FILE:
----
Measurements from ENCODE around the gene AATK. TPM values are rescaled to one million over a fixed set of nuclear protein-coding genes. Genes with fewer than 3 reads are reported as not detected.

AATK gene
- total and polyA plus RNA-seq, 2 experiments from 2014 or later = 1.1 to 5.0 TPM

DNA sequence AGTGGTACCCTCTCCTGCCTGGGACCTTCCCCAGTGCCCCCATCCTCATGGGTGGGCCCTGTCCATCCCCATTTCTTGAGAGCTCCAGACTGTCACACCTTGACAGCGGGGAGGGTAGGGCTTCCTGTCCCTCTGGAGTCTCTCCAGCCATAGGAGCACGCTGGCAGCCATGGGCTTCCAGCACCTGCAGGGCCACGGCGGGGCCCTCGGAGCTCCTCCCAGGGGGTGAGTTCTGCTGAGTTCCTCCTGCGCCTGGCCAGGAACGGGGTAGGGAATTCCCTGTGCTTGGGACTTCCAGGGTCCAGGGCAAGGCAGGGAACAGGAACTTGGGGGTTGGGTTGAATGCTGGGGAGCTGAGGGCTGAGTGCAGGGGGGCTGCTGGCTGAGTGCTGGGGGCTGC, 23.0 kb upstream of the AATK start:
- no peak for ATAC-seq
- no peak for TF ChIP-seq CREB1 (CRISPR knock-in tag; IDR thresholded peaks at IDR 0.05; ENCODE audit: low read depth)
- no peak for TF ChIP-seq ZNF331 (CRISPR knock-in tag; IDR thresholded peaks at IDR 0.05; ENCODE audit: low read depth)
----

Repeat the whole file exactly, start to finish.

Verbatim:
Measurements from ENCODE around the gene AATK. TPM values are rescaled to one million over a fixed set of nuclear protein-coding genes. Genes with fewer than 3 reads are reported as not detected.

AATK gene
- total and polyA plus RNA-seq, 2 experiments from 2014 or later = 1.1 to 5.0 TPM

DNA sequence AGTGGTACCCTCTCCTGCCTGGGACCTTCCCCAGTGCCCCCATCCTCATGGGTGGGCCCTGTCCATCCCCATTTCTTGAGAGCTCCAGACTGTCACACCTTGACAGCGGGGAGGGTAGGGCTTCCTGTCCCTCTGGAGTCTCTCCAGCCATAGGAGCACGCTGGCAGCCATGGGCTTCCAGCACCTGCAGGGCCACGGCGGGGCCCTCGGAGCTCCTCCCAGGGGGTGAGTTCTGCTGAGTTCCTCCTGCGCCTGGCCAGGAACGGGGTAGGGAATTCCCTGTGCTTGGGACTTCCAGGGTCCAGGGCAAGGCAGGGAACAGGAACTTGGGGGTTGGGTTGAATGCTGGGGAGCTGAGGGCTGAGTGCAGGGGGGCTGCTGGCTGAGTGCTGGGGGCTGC, 23.0 kb upstream of the AATK start:
- no peak for ATAC-seq
- no peak for TF ChIP-seq CREB1 (CRISPR knock-in tag; IDR thresholded peaks at IDR 0.05; ENCODE audit: low read depth)
- no peak for TF ChIP-seq ZNF331 (CRISPR knock-in tag; IDR thresholded peaks at IDR 0.05; ENCODE audit: low read depth)